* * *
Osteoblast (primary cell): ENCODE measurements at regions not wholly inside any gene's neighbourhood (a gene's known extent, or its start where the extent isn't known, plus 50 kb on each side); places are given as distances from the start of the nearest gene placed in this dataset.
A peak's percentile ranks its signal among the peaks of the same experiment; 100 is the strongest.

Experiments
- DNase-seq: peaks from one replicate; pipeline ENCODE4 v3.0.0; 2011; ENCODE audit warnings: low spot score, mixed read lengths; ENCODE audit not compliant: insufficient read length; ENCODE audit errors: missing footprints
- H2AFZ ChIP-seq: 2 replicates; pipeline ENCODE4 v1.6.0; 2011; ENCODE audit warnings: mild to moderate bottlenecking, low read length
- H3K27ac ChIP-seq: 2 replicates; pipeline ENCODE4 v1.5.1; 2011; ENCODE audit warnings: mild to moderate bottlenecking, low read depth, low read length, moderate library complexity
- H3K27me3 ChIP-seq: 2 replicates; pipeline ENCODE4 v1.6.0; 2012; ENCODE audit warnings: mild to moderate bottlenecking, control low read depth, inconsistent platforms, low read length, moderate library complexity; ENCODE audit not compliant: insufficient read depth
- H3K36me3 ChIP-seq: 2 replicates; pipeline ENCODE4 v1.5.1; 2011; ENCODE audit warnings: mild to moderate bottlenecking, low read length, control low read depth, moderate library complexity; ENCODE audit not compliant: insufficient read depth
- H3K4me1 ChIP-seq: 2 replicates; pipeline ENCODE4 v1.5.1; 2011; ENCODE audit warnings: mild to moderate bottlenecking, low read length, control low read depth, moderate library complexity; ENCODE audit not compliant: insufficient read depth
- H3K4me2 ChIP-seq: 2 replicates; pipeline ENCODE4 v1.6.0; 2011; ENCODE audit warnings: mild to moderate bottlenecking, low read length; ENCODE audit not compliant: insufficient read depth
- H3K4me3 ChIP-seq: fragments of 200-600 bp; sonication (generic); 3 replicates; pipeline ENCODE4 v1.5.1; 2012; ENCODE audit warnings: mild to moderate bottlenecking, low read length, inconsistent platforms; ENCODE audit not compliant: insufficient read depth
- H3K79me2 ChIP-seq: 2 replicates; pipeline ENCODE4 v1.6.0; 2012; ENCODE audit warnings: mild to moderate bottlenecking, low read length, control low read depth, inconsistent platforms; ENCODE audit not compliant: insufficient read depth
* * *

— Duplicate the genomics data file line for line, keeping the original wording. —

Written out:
Osteoblast (primary cell): ENCODE measurements at regions not wholly inside any gene's neighbourhood (a gene's known extent, or its start where the extent isn't known, plus 50 kb on each side); places are given as distances from the start of the nearest gene placed in this dataset.
A peak's percentile ranks its signal among the peaks of the same experiment; 100 is the strongest.

Experiments
- DNase-seq: peaks from one replicate; pipeline ENCODE4 v3.0.0; 2011; ENCODE audit warnings: low spot score, mixed read lengths; ENCODE audit not compliant: insufficient read length; ENCODE audit errors: missing footprints
- H2AFZ ChIP-seq: 2 replicates; pipeline ENCODE4 v1.6.0; 2011; ENCODE audit warnings: mild to moderate bottlenecking, low read length
- H3K27ac ChIP-seq: 2 replicates; pipeline ENCODE4 v1.5.1; 2011; ENCODE audit warnings: mild to moderate bottlenecking, low read depth, low read length, moderate library complexity
- H3K27me3 ChIP-seq: 2 replicates; pipeline ENCODE4 v1.6.0; 2012; ENCODE audit warnings: mild to moderate bottlenecking, control low read depth, inconsistent platforms, low read length, moderate library complexity; ENCODE audit not compliant: insufficient read depth
- H3K36me3 ChIP-seq: 2 replicates; pipeline ENCODE4 v1.5.1; 2011; ENCODE audit warnings: mild to moderate bottlenecking, low read length, control low read depth, moderate library complexity; ENCODE audit not compliant: insufficient read depth
- H3K4me1 ChIP-seq: 2 replicates; pipeline ENCODE4 v1.5.1; 2011; ENCODE audit warnings: mild to moderate bottlenecking, low read length, control low read depth, moderate library complexity; ENCODE audit not compliant: insufficient read depth
- H3K4me2 ChIP-seq: 2 replicates; pipeline ENCODE4 v1.6.0; 2011; ENCODE audit warnings: mild to moderate bottlenecking, low read length; ENCODE audit not compliant: insufficient read depth
- H3K4me3 ChIP-seq: fragments of 200-600 bp; sonication (generic); 3 replicates; pipeline ENCODE4 v1.5.1; 2012; ENCODE audit warnings: mild to moderate bottlenecking, low read length, inconsistent platforms; ENCODE audit not compliant: insufficient read depth
- H3K79me2 ChIP-seq: 2 replicates; pipeline ENCODE4 v1.6.0; 2012; ENCODE audit warnings: mild to moderate bottlenecking, low read length, control low read depth, inconsistent platforms; ENCODE audit not compliant: insufficient read depth